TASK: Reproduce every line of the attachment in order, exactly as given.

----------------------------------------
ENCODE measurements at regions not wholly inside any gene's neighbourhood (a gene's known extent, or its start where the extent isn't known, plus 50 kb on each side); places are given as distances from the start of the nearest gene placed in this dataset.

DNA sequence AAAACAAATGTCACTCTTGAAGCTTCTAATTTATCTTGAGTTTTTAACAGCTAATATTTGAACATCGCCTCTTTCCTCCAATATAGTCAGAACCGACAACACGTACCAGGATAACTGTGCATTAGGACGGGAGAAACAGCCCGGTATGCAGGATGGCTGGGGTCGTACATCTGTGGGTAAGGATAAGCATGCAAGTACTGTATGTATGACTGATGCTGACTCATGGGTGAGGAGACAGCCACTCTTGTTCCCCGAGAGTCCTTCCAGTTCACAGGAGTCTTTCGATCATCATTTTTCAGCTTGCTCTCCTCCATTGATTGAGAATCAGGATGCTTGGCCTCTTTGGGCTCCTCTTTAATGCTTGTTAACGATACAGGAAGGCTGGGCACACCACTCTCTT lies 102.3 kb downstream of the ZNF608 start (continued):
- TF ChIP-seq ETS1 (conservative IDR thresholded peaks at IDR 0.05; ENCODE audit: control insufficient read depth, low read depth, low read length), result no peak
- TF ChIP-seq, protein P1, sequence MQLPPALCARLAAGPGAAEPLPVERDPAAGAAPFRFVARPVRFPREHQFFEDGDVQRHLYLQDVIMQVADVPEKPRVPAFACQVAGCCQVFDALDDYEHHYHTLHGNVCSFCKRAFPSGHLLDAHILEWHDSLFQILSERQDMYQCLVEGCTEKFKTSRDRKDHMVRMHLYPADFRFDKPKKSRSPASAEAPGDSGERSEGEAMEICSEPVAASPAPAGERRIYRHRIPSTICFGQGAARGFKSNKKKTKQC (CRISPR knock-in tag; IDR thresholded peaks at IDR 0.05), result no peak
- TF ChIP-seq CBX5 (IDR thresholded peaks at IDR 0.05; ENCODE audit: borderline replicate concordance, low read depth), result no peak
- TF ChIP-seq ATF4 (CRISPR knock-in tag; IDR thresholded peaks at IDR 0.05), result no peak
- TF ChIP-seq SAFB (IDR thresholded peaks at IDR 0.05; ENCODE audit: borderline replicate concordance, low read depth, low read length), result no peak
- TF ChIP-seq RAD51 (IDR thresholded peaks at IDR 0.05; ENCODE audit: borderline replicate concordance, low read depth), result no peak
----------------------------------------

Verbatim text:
ENCODE measurements at regions not wholly inside any gene's neighbourhood (a gene's known extent, or its start where the extent isn't known, plus 50 kb on each side); places are given as distances from the start of the nearest gene placed in this dataset.

DNA sequence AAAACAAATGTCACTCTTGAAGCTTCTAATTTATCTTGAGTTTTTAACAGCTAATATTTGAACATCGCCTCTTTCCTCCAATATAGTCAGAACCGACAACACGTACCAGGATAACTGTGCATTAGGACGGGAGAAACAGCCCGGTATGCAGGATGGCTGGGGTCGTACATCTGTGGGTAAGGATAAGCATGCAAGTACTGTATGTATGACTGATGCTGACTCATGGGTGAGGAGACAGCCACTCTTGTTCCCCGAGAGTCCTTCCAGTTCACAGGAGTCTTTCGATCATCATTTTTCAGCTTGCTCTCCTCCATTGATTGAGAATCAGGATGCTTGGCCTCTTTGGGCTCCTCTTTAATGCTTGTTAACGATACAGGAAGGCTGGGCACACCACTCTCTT lies 102.3 kb downstream of the ZNF608 start (continued):
- TF ChIP-seq ETS1 (conservative IDR thresholded peaks at IDR 0.05; ENCODE audit: control insufficient read depth, low read depth, low read length), result no peak
- TF ChIP-seq, protein P1, sequence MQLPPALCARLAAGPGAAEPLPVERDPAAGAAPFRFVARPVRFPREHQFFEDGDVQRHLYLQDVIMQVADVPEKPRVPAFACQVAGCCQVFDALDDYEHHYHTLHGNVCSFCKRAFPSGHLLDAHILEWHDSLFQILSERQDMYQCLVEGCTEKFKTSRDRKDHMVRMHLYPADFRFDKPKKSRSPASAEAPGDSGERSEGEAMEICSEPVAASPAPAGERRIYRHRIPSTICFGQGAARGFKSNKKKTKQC (CRISPR knock-in tag; IDR thresholded peaks at IDR 0.05), result no peak
- TF ChIP-seq CBX5 (IDR thresholded peaks at IDR 0.05; ENCODE audit: borderline replicate concordance, low read depth), result no peak
- TF ChIP-seq ATF4 (CRISPR knock-in tag; IDR thresholded peaks at IDR 0.05), result no peak
- TF ChIP-seq SAFB (IDR thresholded peaks at IDR 0.05; ENCODE audit: borderline replicate concordance, low read depth, low read length), result no peak
- TF ChIP-seq RAD51 (IDR thresholded peaks at IDR 0.05; ENCODE audit: borderline replicate concordance, low read depth), result no peak